Here’s your weekly quick look at few developing stories in the political arena:
- Republican House Majority Leader Eric Cantor of Virginia lost his U.S. Representative primary to Tea Party candidate Dave Brat. Cantor, who had been speculated to be the next speaker of the House when John Boehner retires, now finds himself out of office. Cantor said, “It’s disappointing, sure, but I believe in this country. I believe there is opportunity around the next corner for all of us.” This comes as a major shock, as Cantor is considered a staunchly conservative Republican and no one predicted the race would be close, let alone a victory for Brat. It is also looking less likely that Speaker Boehner will retire soon without Cantor to replace him.
- Secretary of Defense Chuck Hagel spoke in front of Congress this week over the Bergdahl prisoner swap deal, calling it the right decision. Hagel said, “The President has constitutional responsibilities and constitutional authorities to protect American citizens and members of our armed forces. That’s what he did. America does not leave its soldiers behind. We made the right decision, and we did it for the right reasons, to bring home one of our own people.” Critics of the prisoner exchange, mostly Republicans, say the cost was too high and those freed could then fight again against the U.S. Members of both parties also complained that the Obama administration failed to notify Congress ahead of time. The United States freed army soldier Bowe Bergdahl in exchange for five Taliban figures who were being detained at Guantanamo Bay. Bergdahl, who was held captive for 5 years, is due to arrive back in the United States on Friday.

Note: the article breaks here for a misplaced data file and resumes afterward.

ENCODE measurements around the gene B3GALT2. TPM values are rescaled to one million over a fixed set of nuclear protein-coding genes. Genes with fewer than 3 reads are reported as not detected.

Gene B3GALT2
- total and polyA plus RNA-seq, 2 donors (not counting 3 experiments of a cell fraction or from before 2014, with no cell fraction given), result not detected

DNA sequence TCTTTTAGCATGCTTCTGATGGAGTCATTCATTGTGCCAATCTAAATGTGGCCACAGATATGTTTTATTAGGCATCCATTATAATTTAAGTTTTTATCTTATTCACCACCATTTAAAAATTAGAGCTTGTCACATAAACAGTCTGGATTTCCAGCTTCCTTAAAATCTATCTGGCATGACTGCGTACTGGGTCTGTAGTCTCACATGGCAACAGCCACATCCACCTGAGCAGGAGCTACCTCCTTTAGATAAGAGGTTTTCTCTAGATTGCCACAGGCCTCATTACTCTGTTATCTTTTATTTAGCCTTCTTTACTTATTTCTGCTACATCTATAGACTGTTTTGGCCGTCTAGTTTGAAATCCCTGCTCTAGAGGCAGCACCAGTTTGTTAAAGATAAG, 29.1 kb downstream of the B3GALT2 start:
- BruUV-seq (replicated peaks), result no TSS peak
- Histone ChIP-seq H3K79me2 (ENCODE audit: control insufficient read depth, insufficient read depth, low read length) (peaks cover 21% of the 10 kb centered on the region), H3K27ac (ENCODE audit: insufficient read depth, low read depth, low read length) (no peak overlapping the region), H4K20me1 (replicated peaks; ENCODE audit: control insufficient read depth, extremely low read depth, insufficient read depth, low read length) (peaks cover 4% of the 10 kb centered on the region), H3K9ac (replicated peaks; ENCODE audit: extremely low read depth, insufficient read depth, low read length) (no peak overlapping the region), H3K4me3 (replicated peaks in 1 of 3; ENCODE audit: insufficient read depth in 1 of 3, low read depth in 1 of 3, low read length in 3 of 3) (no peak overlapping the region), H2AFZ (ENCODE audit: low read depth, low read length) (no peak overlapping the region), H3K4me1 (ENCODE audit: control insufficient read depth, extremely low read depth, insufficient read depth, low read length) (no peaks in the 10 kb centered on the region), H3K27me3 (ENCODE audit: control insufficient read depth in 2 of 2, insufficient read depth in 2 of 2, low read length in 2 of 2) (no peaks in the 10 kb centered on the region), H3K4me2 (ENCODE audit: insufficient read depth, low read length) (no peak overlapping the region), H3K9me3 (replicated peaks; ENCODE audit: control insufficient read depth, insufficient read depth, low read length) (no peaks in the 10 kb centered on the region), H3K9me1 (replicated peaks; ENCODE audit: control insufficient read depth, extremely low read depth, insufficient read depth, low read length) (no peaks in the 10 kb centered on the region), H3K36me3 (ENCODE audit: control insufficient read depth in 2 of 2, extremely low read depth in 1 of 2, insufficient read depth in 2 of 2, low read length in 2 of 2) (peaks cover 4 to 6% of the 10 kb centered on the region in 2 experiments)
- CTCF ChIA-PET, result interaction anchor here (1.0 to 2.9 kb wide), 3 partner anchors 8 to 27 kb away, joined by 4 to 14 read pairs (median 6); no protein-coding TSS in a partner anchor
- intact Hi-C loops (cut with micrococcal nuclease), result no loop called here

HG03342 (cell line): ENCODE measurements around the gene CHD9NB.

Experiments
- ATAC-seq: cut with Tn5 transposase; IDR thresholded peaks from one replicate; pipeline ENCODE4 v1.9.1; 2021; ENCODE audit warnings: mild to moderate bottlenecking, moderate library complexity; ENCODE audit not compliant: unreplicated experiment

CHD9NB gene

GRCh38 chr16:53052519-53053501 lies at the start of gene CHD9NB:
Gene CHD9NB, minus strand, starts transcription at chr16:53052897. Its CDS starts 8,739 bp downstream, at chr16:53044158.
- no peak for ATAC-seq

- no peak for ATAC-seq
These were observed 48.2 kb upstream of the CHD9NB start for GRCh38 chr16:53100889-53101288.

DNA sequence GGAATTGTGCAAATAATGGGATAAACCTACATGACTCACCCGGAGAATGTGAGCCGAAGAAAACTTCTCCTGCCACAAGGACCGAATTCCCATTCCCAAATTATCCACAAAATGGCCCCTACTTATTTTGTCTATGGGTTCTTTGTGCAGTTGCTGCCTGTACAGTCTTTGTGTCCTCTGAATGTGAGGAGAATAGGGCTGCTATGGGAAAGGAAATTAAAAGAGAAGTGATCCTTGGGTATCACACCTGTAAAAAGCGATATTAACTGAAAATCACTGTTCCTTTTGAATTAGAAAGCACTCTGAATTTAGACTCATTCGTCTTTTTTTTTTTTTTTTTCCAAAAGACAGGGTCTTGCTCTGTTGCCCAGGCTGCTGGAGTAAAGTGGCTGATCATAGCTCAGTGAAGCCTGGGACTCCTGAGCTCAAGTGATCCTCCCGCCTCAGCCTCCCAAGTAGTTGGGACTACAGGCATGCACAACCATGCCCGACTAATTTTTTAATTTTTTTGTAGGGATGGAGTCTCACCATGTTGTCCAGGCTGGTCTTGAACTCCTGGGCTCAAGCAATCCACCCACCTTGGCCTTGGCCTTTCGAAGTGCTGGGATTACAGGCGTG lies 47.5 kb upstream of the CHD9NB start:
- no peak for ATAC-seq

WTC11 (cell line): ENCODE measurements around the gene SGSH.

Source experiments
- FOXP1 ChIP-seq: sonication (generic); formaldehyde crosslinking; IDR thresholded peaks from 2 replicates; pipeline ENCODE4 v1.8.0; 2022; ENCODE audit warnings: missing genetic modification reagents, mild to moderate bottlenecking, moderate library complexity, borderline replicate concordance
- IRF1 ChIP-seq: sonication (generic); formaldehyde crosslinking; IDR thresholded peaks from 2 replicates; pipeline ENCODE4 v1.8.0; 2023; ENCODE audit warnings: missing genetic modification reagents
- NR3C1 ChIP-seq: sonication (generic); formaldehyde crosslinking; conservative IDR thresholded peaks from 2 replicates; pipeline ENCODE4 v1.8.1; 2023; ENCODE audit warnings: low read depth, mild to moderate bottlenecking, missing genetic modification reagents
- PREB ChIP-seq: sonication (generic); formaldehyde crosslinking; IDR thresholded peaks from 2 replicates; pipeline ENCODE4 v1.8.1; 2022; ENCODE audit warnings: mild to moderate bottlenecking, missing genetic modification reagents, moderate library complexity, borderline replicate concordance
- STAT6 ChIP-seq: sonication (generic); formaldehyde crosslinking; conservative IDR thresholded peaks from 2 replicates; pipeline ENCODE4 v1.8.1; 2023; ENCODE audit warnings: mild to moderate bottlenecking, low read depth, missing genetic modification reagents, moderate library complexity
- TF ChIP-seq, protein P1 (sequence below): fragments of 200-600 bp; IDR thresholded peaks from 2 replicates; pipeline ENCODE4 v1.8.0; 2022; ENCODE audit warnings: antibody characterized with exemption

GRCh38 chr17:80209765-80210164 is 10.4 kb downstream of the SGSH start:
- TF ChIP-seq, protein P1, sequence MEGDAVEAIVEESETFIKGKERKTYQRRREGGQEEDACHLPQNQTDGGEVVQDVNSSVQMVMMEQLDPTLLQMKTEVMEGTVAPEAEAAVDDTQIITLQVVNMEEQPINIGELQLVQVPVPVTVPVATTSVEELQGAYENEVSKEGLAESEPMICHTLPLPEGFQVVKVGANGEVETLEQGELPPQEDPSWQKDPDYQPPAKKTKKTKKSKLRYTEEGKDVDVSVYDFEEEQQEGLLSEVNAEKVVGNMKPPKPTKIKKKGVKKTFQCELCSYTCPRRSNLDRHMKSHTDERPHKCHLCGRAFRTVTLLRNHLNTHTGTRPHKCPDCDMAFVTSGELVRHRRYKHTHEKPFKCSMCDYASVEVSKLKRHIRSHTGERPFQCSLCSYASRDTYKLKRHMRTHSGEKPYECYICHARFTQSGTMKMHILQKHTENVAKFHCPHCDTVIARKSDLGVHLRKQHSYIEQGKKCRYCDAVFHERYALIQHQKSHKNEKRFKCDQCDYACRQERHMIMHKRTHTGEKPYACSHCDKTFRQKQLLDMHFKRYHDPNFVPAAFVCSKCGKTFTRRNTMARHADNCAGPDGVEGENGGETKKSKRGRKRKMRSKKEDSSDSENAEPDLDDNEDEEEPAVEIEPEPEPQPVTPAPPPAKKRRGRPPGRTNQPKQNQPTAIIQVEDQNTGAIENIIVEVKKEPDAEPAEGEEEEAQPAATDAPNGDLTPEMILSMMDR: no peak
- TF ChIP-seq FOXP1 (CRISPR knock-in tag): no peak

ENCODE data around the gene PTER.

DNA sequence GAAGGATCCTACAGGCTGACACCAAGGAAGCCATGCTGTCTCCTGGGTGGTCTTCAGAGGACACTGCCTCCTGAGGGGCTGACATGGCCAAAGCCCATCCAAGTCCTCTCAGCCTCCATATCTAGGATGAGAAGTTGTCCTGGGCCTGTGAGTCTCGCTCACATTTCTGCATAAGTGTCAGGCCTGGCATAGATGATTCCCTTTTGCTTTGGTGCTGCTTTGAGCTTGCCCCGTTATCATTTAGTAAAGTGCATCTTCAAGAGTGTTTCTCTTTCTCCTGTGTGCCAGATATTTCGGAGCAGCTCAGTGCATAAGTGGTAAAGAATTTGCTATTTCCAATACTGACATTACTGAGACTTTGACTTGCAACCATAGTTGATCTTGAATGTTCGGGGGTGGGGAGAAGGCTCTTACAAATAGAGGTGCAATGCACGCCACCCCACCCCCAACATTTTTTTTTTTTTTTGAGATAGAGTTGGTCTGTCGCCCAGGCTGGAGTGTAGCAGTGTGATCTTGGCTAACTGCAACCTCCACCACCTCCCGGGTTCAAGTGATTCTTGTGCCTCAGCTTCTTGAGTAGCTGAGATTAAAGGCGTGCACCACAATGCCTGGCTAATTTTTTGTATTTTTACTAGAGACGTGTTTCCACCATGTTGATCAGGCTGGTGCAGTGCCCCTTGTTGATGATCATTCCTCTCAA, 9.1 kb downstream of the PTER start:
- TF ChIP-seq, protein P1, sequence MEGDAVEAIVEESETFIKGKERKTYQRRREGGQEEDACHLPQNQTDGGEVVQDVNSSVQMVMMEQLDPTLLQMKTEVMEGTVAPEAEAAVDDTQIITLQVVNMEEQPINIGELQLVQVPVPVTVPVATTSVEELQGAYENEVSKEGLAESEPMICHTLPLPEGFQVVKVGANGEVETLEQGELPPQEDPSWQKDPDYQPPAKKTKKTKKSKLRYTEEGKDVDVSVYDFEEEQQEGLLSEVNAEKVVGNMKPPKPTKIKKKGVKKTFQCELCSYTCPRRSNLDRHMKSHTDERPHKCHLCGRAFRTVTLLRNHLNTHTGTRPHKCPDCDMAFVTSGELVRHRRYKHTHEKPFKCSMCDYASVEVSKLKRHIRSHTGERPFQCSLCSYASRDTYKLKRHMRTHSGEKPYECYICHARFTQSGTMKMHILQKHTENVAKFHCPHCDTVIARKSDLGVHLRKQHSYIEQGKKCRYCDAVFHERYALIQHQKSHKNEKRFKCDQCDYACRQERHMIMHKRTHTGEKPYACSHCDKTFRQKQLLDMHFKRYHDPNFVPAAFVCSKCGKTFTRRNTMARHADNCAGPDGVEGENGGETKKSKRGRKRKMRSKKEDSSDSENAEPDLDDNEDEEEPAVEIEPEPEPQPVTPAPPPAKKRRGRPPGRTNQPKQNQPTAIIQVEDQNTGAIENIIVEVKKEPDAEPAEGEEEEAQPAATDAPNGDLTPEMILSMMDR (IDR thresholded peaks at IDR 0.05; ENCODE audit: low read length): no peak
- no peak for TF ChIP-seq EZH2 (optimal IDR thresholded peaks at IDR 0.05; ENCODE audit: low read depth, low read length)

- The Senate this week approved the bipartisan bill which aims to make it easier for veterans who’ve had long wait times for VA medical care to receive treatment from local doctors instead. Senator John McCain, who help put together the bill, said, “This is an unprecedented piece of legislation in that, for the first time, it’s going to provide our veterans with a choice. There’s hard work that’s been done on this legislation, hard work and a lot of compromises.” The Veterans Affairs Department released an audit this week showing that more than 57,000 veterans had to wait at least three months for appointments, and some who asked never got them.
- And finally, President Obama on Monday signed an executive order which expands on a law that capped student loan borrowers’ repayment but left a hole in eligibility for people with older loans. Those left out of that law include people who borrowed before October or stopped borrowing by October. The law caps repayments of federal student loans at 10 percent of their monthly income. President Obama said, “This is commencement season, a time for graduates and their families to celebrate one of the greatest achievements of a young person’s life. But for many graduates, it also means feeling trapped by a whole lot of student loan debt.” The White House said the change will allow an additional 5 million borrowers with federal student loans to cap their monthly payments at just 10 percent of their income. Federal student loan debt reached over $1 trillion dollars last year and some economists believe it is a crisis waiting to happen.